Writing your Curriculum Vitae - some tips

The first thing to remember is that your CV will probably be one of many for consideration. You therefore need to ensure that you communicate the most important points quickly. Keep it simple, concise and easy to read. It should definitely be no longer than two pages of A4. Also remember to tailor each CV to reflect the requirements of each role you're applying for.

Above all, your CV is a marketing document. It is selling you, so make sure that your relevant skills, experience, abilities, personality and aspirations come across strongly.

The format

Contact Details

This section should include your name, postal address, email address and phone numbers (including mobile).

Your achievements

Choose your key career achievements and add after the description of each of your roles. Keep it brief though and just one or two lines on each is enough.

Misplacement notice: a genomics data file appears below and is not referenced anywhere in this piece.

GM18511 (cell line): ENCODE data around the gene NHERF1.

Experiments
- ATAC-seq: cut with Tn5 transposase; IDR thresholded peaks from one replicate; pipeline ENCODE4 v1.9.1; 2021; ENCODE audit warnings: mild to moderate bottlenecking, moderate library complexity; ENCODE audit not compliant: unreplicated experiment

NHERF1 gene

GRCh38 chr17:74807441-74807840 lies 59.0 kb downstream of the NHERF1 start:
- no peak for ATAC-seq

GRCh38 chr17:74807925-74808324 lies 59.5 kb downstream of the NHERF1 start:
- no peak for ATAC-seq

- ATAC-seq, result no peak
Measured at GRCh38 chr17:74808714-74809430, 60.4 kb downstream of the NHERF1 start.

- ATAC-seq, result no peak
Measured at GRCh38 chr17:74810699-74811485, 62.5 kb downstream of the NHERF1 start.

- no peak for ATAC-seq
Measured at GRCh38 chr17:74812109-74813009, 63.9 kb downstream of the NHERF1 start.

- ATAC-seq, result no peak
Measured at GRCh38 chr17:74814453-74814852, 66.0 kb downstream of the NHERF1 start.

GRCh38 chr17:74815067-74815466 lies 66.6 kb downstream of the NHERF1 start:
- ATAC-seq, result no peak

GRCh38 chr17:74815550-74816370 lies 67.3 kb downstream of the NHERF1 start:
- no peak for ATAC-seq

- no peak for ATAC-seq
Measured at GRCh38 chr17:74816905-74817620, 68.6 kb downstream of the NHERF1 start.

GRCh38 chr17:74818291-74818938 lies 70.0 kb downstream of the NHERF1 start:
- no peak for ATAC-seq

Personal Profile

One paragraph that encapsulates you: your skills and talents, experience and ambitions. This is possibly the most important section of all; it's the 'hook' that will engage the reader and make them want to read on. So take your time with this, and tailor it to each role you apply for.

Career summary

Start with your current job and work chronologically backwards. List the positions you've held and the organisation, together with a brief description of your role and key achievements. Don't forget to add in how long you spent in each position.

Education, training and qualifications

Once again, start with the most recent and work back.


This is optional but can be very useful. Any hobbies or sports or volunteer work that you take part in, for example, can help the recruiter gain a fuller picture of you as a person.


Again this is optional, but can include information on your marital status, family and health.

Should you include references?

Although references will be needed at some stage in the future, these needn't be listed on your CV.

The covering letter

Many organisations ask for a covering letter to accompany your CV. This is your opportunity to talk about why you feel the job's right for you - and how you match the employer's needs. Be specific about how your particular skills and experience match the requirements - and think about transferable skills too. As with everything at this stage of the application process, keep it brief and concise. You're looking to give an overview, not a life history!